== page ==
Baltimore & Orchard Oriole
One of the most notable avian events of May, a month with no shortage of such events, is the return of our two species of oriole from their Mexican and Central American wintering grounds. The arrival of such tropical-looking birds has always seemed to me an assurance that, at long last, spring has finally gotten its act together, and that warm weather is here to stay.
Even many casual observers of nature are familiar with the species whose flame-colored plumage led Emily Dickinson to call it “the meteor of birds”: the Baltimore Oriole (Icterus galbula). This species is not only a spectacular sight, but, happily, a common one in our area in summer. Breeding Baltimore Orioles can be found in many different semi-open habitats containing deciduous trees, including suburban yards and parks. Their distinctive hanging nests are often easily found, usually suspended from some downward-angled tree branch.
The adult male’s orange under parts, tail edges, and upper tail coverts, coupled with a black head, back, center of tail, and wings (with white wing bars) render him unmistakable. The female is a drabber version of the male (which still leaves her a strikingly plumaged bird), with a mottled brownish color replacing the male’s black on the head, and a duller orangey-yellow color instead of the male’s bright orange on the under parts.
Less well known is the Orchard Oriole (Icterus spurius). This smaller, slimmer species, not nearly as brightly colored as our more common oriole, has an extraordinary, though subtler, beauty of its own. The adult male is almost identical in pattern to an adult male Baltimore, but the under parts are a rich, dark chestnut, and the tail is entirely black. The female is mostly a greenish yellow, with a light gray back and dark gray wings with white wing bars.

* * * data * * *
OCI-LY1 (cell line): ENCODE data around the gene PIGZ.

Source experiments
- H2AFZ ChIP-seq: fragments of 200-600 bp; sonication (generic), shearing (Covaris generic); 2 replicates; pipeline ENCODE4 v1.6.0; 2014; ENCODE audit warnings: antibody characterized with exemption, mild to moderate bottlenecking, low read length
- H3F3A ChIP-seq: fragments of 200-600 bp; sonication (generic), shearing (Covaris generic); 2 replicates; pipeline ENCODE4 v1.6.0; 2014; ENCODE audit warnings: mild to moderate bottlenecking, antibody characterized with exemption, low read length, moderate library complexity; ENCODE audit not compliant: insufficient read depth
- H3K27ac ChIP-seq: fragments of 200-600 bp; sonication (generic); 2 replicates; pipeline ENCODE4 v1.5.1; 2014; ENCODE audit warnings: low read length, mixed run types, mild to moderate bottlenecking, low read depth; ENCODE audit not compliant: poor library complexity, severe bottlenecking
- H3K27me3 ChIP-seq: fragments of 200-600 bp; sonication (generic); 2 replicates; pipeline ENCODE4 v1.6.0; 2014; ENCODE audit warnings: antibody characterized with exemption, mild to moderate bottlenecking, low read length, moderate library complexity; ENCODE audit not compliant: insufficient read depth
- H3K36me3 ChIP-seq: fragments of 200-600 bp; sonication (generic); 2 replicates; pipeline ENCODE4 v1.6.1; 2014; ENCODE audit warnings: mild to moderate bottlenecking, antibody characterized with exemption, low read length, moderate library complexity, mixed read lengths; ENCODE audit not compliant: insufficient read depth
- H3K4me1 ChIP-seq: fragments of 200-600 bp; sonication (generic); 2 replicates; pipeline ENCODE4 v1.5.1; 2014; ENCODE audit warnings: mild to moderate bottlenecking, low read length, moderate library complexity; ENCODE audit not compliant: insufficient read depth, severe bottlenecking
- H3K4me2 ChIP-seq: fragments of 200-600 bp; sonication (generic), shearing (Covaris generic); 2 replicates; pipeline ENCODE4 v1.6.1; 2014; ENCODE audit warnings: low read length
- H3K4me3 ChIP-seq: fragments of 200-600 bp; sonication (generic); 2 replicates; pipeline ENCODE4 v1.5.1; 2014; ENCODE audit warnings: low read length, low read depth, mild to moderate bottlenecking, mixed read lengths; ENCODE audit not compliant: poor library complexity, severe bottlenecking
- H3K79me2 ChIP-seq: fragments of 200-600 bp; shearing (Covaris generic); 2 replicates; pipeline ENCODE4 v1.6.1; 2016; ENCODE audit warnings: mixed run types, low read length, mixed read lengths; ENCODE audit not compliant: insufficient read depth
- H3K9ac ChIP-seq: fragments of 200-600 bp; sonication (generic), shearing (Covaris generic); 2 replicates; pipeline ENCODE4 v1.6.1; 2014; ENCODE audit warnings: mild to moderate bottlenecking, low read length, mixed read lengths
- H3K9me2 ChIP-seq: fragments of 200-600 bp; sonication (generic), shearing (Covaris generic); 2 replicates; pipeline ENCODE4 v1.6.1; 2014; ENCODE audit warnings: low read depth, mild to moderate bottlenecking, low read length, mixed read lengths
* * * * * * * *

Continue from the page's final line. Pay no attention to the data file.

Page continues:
Orchard Orioles are found in habitats similar to those occupied by Baltimores, but besides being much more sparsely distributed, seem to be especially fond of locations near bodies of water such as streams and lakes. The Orchard Oriole’s song, a rich, jumbled warble, is the one area in which it might be said to outdo the Baltimore in flair. The Baltimore’s song, a mellow, labored whistle, though pleasant, lacks the melodic complexity of its relative’s.
Like most of our neotropical migrants, both species stay with us for only about four months (though the occasional Baltimore Oriole can linger into winter, usually with the help of a bird feeder). So our window of opportunity for enjoying orioles is short, one of many good reasons never to be caught outside without your binoculars in May.
Orioles are fruit eaters—plant native fruiting trees and shrubs in your yard to help attract these spring beauties. You can also entice them with orange halves in special feeders.
Some six years ago I counted seven Oriole nests along a half mile stretch of the Rail Trail North starting at route 202 in Yorktown. Four appeared to be successful in fledging young.
do the Baltimore and orchard orioles mate with each other?